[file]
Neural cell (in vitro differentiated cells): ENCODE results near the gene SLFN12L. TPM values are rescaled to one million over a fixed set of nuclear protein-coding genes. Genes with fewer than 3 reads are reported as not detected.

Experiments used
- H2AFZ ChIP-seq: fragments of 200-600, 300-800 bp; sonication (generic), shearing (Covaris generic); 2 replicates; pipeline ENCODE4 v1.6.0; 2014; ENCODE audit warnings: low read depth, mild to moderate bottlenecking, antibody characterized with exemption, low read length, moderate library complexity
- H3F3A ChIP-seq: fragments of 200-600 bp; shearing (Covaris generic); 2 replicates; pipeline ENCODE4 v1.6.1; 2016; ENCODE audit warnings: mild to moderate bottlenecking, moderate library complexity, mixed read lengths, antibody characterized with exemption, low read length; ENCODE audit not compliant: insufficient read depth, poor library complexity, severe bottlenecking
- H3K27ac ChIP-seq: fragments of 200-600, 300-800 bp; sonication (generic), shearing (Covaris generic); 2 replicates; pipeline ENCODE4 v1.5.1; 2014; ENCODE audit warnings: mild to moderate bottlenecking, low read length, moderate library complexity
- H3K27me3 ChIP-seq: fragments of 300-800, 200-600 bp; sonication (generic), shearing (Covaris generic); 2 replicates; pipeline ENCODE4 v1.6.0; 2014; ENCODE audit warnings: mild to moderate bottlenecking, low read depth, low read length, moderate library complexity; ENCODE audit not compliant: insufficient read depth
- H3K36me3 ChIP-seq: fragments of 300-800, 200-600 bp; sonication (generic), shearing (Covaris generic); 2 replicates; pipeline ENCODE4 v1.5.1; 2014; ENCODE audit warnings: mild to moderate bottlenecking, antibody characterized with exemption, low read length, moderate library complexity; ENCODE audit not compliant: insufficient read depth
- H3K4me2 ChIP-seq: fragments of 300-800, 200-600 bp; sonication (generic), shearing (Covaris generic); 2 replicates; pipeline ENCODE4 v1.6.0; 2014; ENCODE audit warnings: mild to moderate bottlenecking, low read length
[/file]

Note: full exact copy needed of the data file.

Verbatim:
Neural cell (in vitro differentiated cells): ENCODE results near the gene SLFN12L. TPM values are rescaled to one million over a fixed set of nuclear protein-coding genes. Genes with fewer than 3 reads are reported as not detected.

Experiments used
- H2AFZ ChIP-seq: fragments of 200-600, 300-800 bp; sonication (generic), shearing (Covaris generic); 2 replicates; pipeline ENCODE4 v1.6.0; 2014; ENCODE audit warnings: low read depth, mild to moderate bottlenecking, antibody characterized with exemption, low read length, moderate library complexity
- H3F3A ChIP-seq: fragments of 200-600 bp; shearing (Covaris generic); 2 replicates; pipeline ENCODE4 v1.6.1; 2016; ENCODE audit warnings: mild to moderate bottlenecking, moderate library complexity, mixed read lengths, antibody characterized with exemption, low read length; ENCODE audit not compliant: insufficient read depth, poor library complexity, severe bottlenecking
- H3K27ac ChIP-seq: fragments of 200-600, 300-800 bp; sonication (generic), shearing (Covaris generic); 2 replicates; pipeline ENCODE4 v1.5.1; 2014; ENCODE audit warnings: mild to moderate bottlenecking, low read length, moderate library complexity
- H3K27me3 ChIP-seq: fragments of 300-800, 200-600 bp; sonication (generic), shearing (Covaris generic); 2 replicates; pipeline ENCODE4 v1.6.0; 2014; ENCODE audit warnings: mild to moderate bottlenecking, low read depth, low read length, moderate library complexity; ENCODE audit not compliant: insufficient read depth
- H3K36me3 ChIP-seq: fragments of 300-800, 200-600 bp; sonication (generic), shearing (Covaris generic); 2 replicates; pipeline ENCODE4 v1.5.1; 2014; ENCODE audit warnings: mild to moderate bottlenecking, antibody characterized with exemption, low read length, moderate library complexity; ENCODE audit not compliant: insufficient read depth
- H3K4me2 ChIP-seq: fragments of 300-800, 200-600 bp; sonication (generic), shearing (Covaris generic); 2 replicates; pipeline ENCODE4 v1.6.0; 2014; ENCODE audit warnings: mild to moderate bottlenecking, low read length